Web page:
I just got back last night from staying with an Old Order Amish family all weekend. Seven children. One litter of kittens. One litter of unexpected puppies. Fifteen horses. Two milk cows. A five-year-old in a bonnet handing me a baby bottle filled with milk to feed a tiny kitten. Sitting with oil lamps in the evening, the five-year-old on my lap, three other little barefoot girls iin choring kerchiefs all fascinated with me NOT because I am a published author but because I have actually been to visit Laura Ingalls Wilder’s house in Missouri!!!! (They are rabid Little House fans) An older sister sewed a new dress on a treadle sewing machine in the corner, another older sister pressed her new dress (there’s a family wedding coming up) with a cast-iron iron she heated on the stove, the mother sat in a rocking chair reading a recently published book of Amish history I had brought her as a hostess gift.

Not all Amish families are alike. From what I have read, not all Amish families are emotionally healthy. But what I saw this past weekend was a family at peace with themselves, with their world, and with God. Not one cross word or look from the mother or father to make the children behave. Instead, they seemed to simply LIKE each other enormously. I think perhaps part of the reason the children get along so well together is the respect I see their parents showing in their attitude toward one another.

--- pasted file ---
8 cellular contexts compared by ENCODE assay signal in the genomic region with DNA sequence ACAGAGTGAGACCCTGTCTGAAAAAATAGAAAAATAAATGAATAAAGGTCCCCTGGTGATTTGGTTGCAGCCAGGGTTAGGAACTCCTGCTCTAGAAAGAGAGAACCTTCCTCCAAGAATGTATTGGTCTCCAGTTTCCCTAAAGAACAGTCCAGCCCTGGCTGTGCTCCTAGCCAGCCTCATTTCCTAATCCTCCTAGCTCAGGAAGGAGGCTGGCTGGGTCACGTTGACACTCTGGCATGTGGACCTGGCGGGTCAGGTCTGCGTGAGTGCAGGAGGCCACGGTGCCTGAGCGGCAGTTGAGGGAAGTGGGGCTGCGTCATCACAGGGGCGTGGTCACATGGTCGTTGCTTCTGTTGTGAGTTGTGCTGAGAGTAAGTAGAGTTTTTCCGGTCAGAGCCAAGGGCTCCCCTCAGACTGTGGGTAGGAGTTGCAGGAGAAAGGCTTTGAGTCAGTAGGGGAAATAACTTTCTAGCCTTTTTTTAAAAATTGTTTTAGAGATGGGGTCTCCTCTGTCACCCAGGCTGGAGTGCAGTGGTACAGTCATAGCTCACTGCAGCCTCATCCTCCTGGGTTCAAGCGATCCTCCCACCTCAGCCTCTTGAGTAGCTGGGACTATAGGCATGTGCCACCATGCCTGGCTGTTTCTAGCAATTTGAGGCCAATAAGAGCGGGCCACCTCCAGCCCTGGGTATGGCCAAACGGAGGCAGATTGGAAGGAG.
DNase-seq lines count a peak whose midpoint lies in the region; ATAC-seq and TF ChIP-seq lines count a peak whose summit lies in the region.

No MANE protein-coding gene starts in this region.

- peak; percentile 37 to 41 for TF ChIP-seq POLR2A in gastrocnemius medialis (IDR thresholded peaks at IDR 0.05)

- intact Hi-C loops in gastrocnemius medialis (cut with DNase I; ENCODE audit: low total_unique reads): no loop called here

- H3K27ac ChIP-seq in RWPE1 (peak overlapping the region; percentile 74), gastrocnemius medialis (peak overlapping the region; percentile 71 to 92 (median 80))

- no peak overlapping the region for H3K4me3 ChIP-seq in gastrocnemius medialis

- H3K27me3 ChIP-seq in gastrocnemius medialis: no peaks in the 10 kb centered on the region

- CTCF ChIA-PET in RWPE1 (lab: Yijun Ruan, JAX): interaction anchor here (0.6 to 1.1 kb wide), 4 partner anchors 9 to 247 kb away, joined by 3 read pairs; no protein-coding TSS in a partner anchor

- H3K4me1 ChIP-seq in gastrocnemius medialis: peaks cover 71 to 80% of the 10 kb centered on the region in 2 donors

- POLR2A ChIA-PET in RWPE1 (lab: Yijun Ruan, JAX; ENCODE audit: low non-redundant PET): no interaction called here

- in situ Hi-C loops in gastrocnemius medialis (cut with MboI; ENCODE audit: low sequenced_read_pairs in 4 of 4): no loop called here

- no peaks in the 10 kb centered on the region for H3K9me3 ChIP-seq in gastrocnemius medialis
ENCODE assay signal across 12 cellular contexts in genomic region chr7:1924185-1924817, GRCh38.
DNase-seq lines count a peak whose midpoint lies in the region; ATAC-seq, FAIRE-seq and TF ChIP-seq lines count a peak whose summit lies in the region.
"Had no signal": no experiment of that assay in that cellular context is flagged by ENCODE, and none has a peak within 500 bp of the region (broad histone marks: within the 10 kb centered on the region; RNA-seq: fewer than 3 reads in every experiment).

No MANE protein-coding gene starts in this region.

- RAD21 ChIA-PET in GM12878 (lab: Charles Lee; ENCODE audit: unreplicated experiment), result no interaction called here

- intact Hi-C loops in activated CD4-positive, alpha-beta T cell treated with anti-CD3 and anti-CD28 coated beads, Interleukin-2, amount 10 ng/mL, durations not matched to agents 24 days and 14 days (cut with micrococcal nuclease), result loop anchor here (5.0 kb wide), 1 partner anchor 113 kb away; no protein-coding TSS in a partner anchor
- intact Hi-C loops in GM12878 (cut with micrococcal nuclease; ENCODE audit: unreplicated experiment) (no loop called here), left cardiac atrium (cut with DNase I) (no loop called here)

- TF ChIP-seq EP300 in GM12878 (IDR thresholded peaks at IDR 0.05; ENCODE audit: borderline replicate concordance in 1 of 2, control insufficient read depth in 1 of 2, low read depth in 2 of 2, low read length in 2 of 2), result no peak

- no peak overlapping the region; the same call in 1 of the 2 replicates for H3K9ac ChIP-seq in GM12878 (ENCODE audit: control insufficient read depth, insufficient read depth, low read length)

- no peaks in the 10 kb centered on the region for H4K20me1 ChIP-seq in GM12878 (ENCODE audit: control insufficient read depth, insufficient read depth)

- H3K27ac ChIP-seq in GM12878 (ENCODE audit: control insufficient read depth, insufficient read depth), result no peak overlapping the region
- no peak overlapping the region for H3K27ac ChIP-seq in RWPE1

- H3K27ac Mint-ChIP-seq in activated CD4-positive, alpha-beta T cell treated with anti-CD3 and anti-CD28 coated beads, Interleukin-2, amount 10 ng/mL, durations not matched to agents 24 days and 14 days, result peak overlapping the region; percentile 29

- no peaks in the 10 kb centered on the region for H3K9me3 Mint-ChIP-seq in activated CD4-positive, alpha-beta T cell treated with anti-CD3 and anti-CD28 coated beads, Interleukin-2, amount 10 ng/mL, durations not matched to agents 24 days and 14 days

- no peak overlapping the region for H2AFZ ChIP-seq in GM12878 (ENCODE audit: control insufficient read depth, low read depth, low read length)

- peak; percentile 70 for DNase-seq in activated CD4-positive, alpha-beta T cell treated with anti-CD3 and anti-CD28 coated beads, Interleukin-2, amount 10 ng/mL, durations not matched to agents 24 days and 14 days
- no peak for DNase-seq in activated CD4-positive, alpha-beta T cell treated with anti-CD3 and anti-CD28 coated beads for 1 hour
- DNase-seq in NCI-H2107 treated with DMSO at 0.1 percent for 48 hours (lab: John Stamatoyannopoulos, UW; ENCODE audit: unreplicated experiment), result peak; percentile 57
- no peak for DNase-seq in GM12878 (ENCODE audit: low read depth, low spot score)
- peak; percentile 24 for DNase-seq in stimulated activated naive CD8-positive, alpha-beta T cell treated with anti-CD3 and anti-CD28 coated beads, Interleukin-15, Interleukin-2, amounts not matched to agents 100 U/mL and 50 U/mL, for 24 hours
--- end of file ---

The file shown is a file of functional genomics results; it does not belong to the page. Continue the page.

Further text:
At one point, I asked the mother to help me with the Pennsylvania Dutch language I was trying to sprinkle throughout my latest book. I had the phrases and words that I had managed to glean printed out on a couple sheets of paper. She looked it over and made various suggestions–but she was stumped when I asked her to give me some terms of endearment that a man and woman might say to one another. It took quite a lot of explaining. Finally she understood. “Oh, you mean mushy words,” her voice was laced with a hint of contempt. “I do not want my husband saying mushy words at me. I want him showing his love by his actions.”


Frankly, I kind of like mushy words myself–but I have to admit–if more people backed up their mushy words with loving actions–there might be a whole lot more contentment in our Englisch world.

1 thought on “Living with the Amish

  1. i love reading about the Amish and understand there are many ‘groups’..
    the thing that comes across in so many books..[whether true or not – i do not know] are the many misunderstandings that happen because they cannot or refuse to TALK to one another from their heart. Even within the family!!
    to me the major thing that is so sad are the children born with problems because of the lack of ‘new blood’ within a district.
    I admire the Amish so much for living as they do which requires such hard work morning to night.
    I am extremely LAZY geesh.more than that even, by their standards…
    when i read about washing the floors and WALLS and so much it gives me a spurt of ‘get up and go’ but sadly it doesn’t last..LOL.
    you are so lucky to have formed such a wonderful closeness with some families.
    i would love to…

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